In blunt terms, whoever prevails in next year’s election will have to come to terms with two realities. The United States, once the unchallenged global power, is in retreat. It is unprepared and unwilling to accept a diminished role in a still undefined and unstable multilateral world order. As for the economy, and contrary to what president Trump asserts, the United States, while still growing albeit slowly, is seriously unbalanced.
With a chronic trade deficit made worse by inadequate competitiveness, poor primary education and aging infrastructure, all ills that tariffs with beggar-my-neighbor retaliatory policies will not cure, the American economy is burdened by the three heavy millstones of budget deficit out of control, trade deficit, and ballooning private debt. It is heading for an unsustainable path. Meanwhile the Pax Americana is problematic. Like France and Britain in the Suez fiasco of 1956, the United States even if not so dramatically, is suffering from the classic symptoms of a great power in retreat: hesitancy and procrastination.
To be fair, these weaknesses did not start with Trump. They were manifest in fact also under his predecessor in Syria, in 2012. President Obama, having sternly warned Assad at the time (and indirectly his Russian supporters) that the use of chemical weapons against civilians was a “red line” that the US would not accept and that would trigger a military intervention by the United States, did nothing of the sort when one year later Syrian troops bombed 1,400 civilians with sarin. The Russians promptly stepped in with the offer to destroy the Syrian gas stockpile, and the Americans gratefully accepted.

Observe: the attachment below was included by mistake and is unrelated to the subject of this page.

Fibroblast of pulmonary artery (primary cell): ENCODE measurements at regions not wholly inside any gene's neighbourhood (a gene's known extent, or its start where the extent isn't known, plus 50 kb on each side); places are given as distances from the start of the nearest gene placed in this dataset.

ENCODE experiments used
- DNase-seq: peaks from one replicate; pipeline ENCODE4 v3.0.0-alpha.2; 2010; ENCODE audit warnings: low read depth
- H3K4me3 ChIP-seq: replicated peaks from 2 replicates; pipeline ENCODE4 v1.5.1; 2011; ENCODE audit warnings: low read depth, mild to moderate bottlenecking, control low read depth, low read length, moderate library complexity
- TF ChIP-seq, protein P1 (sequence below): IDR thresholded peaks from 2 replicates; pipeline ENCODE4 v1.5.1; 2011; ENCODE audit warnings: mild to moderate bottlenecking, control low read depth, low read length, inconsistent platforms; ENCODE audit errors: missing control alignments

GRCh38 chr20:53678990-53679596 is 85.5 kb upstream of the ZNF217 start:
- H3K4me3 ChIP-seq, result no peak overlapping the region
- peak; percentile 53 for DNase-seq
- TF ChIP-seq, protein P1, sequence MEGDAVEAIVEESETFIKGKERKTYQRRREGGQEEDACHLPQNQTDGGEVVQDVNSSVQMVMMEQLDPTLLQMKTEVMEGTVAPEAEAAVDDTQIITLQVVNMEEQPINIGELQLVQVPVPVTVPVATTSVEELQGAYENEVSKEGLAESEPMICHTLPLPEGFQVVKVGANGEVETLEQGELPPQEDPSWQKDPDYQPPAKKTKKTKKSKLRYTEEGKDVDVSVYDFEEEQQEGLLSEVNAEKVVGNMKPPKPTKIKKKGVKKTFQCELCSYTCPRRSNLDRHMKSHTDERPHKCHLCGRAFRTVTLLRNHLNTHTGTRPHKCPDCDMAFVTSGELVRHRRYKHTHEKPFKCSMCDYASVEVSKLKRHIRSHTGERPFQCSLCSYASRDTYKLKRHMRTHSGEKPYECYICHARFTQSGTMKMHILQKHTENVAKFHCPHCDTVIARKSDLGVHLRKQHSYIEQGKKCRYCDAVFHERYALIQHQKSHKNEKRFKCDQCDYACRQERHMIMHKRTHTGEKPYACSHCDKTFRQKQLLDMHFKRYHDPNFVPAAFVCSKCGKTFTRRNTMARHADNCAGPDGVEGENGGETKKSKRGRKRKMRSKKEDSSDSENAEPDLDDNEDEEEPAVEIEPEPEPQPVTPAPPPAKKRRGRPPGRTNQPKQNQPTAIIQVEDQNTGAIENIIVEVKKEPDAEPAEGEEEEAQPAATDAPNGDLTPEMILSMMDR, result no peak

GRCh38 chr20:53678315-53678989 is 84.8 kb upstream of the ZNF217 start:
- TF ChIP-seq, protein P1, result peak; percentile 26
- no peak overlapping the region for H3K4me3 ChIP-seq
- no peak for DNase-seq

Syria was Putin’s triumph and America’s humiliation. With Trump, who in 2018 along with France and the UK launched 105 missiles at Syrian targets, the United States opted for a policy of empty posturing that was lethal for civilians and changed nothing on the ground, apart from causing massive destruction. As for the political outcome, Washington abdicated to Russia. The still ongoing Syrian war. has in nine years caused 570,000 persons killed and over 5 million refugees. Assad, thanks to Russia’s support, and to the impotence of the United Nations, is safely in place. With America turning parochial, and the populist anti-globalist wave sweeping the self-styled developed world, uncertainty rules.
What next? Stanford university Michael Spence, a Nobel prize-winning economist, ventures a brave prediction in his book The Next Convergence (optimistically rendered as ‘La convergenza inevitabile’ in the Italian edition). Over the next fifty years, he suggests, and contrary to what the prophets of doom warn about the danger of trade wars– that they inevitably evolve into all-out wars– large economies such as the U.S. and China will have to converge in order to ensure future growth.
Let’s hope he is right and pessimists are wrong. But Europe, with the U.S. defense umbrella becoming more costly and possibly less than effective, instead of surrendering meekly to the siren songs of one-on-one “phenomenal” trade deals – under the threat of retaliatory tariffs in which Washington would easily have the upper hand – if it cares about its survival, ought to say firmly: “No, thanks” to president Trump’s proposal to transform the European Union into a collection of tiny Brexit deals.